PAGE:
Summer Tanager (Piranga rubra)

Order: Passeriformes
Family: Cardinalidae
Genus: Piranga
Species: rubra


This bird has been reportedly found in the following regions:

Chandler, Arizona
Apopka, Florida
Deland, Florida
Pensacola, Florida
Anna, Illinois
Coatesville, Indiana
Baton Rouge, Louisiana
Columbia, Missouri
Conway, Missouri
Bayboro, North Carolina
Denton, North Carolina
Hartsville, South Carolina
Austin, Texas (2 reports)
Houston, Texas
Leakey, Texas
Lufkin, Texas
Walkerton, Virginia
Show all

Members' Notes:


On Jan 14, 2013, kgerken68 from Bee Cave, TX wrote:

A female or possibly juvenile summer tanager appeared at our suet feeder in Lakeway, Texas on 1-11-2013. Our local Audubon Society has commented that she should not be here at this time of year. She is at our feeder all day each day so far


On Apr 8, 2010, Suen from Leakey, TX wrote:

The tanager has been coming to my oriole feeder for the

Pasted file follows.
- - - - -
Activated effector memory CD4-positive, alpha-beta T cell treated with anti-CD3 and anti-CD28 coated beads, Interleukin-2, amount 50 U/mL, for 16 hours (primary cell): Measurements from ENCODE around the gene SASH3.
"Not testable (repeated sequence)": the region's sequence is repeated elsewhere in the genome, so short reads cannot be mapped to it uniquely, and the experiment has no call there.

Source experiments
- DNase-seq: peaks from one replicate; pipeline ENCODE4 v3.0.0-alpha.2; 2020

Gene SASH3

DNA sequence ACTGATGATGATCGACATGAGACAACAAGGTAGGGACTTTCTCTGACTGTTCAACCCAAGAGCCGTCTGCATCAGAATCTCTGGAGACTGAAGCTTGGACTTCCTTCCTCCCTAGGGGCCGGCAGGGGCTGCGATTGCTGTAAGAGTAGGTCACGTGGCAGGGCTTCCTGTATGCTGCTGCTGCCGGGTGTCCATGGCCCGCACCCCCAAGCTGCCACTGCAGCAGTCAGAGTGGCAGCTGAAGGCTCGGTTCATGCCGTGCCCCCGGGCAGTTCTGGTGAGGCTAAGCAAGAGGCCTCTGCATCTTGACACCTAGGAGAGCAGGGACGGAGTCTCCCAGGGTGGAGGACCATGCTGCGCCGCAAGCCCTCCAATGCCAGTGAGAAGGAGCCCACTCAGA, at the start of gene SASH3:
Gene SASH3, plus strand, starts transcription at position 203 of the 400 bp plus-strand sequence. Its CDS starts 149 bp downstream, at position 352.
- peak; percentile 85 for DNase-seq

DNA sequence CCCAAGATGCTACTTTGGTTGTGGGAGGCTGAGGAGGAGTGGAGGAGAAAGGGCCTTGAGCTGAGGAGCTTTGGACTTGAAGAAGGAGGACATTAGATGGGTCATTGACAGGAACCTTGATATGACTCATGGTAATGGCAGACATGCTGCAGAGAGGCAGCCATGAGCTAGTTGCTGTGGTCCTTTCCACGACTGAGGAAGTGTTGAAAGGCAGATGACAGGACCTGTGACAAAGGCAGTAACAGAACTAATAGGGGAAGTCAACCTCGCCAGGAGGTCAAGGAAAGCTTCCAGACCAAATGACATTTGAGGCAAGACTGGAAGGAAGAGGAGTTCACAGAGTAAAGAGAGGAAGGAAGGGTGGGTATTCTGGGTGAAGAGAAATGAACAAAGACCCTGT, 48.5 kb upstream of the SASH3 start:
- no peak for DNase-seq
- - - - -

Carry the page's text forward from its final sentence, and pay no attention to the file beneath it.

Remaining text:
past 2 weeks here at Leakey, TX. I notice it eating the grape jelly and pecking at the sliced orange I have on the feeder.


On Nov 16, 2009, lolalaska from Pensacola, FL wrote:

I am a hobbyist beekeeper in NW Fla. I saw what I thought was a cardinal on a wire over my hives. Nope. This bird is the only solid red bird in N.A. It eats bees! The male I observed would fly to the ground, snatch a bee, toss it against the house (brick) to stun it and remove the stinger, then eat it. I looked it up thru google "What Bird?". Very interesting, don't see him very often, and not enough to hinder my bee population. A beautiful bird.


On Mar 2, 2009, maureeng from Hancock, MI (Zone 5a) wrote:

This little guy, obviously lost, spent 3 weeks at our feeder during late April-early May of 2008. We are located at 47 degrees North latitude. Local Audubon said his appearance extremely rare for our area -- Lake Linden, Michigan in the Upper Peninsula. We had visitors from 35 miles away come and visit and the weather was very cold.


On Jan 3, 2009, MotherNature4 from Bartow, FL (Zone 9a) wrote:

This bright red bird is fairly common in the pine forests of Wekiva Springs State Park near Apopka, Florida. In summer their call comes from very high in the trees, and he can be found perched on the highest branches. The female is seldom seen because of her coloration.